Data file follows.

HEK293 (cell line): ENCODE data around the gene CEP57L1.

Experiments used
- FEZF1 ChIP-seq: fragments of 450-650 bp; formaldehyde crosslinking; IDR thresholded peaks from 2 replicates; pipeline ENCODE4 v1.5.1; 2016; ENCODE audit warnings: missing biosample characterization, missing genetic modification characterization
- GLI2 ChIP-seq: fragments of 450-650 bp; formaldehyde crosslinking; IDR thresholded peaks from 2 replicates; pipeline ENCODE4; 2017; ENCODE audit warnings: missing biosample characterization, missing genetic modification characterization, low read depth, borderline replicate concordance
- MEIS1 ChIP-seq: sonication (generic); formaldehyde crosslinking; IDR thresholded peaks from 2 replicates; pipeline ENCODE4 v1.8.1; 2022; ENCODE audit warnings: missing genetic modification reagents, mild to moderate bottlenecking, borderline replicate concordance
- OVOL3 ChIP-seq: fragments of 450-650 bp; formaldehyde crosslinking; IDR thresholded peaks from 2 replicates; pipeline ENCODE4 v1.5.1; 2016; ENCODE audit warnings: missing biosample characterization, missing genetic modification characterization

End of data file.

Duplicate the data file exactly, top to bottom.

HEK293 (cell line): ENCODE data around the gene CEP57L1.

Experiments used
- FEZF1 ChIP-seq: fragments of 450-650 bp; formaldehyde crosslinking; IDR thresholded peaks from 2 replicates; pipeline ENCODE4 v1.5.1; 2016; ENCODE audit warnings: missing biosample characterization, missing genetic modification characterization
- GLI2 ChIP-seq: fragments of 450-650 bp; formaldehyde crosslinking; IDR thresholded peaks from 2 replicates; pipeline ENCODE4; 2017; ENCODE audit warnings: missing biosample characterization, missing genetic modification characterization, low read depth, borderline replicate concordance
- MEIS1 ChIP-seq: sonication (generic); formaldehyde crosslinking; IDR thresholded peaks from 2 replicates; pipeline ENCODE4 v1.8.1; 2022; ENCODE audit warnings: missing genetic modification reagents, mild to moderate bottlenecking, borderline replicate concordance
- OVOL3 ChIP-seq: fragments of 450-650 bp; formaldehyde crosslinking; IDR thresholded peaks from 2 replicates; pipeline ENCODE4 v1.5.1; 2016; ENCODE audit warnings: missing biosample characterization, missing genetic modification characterization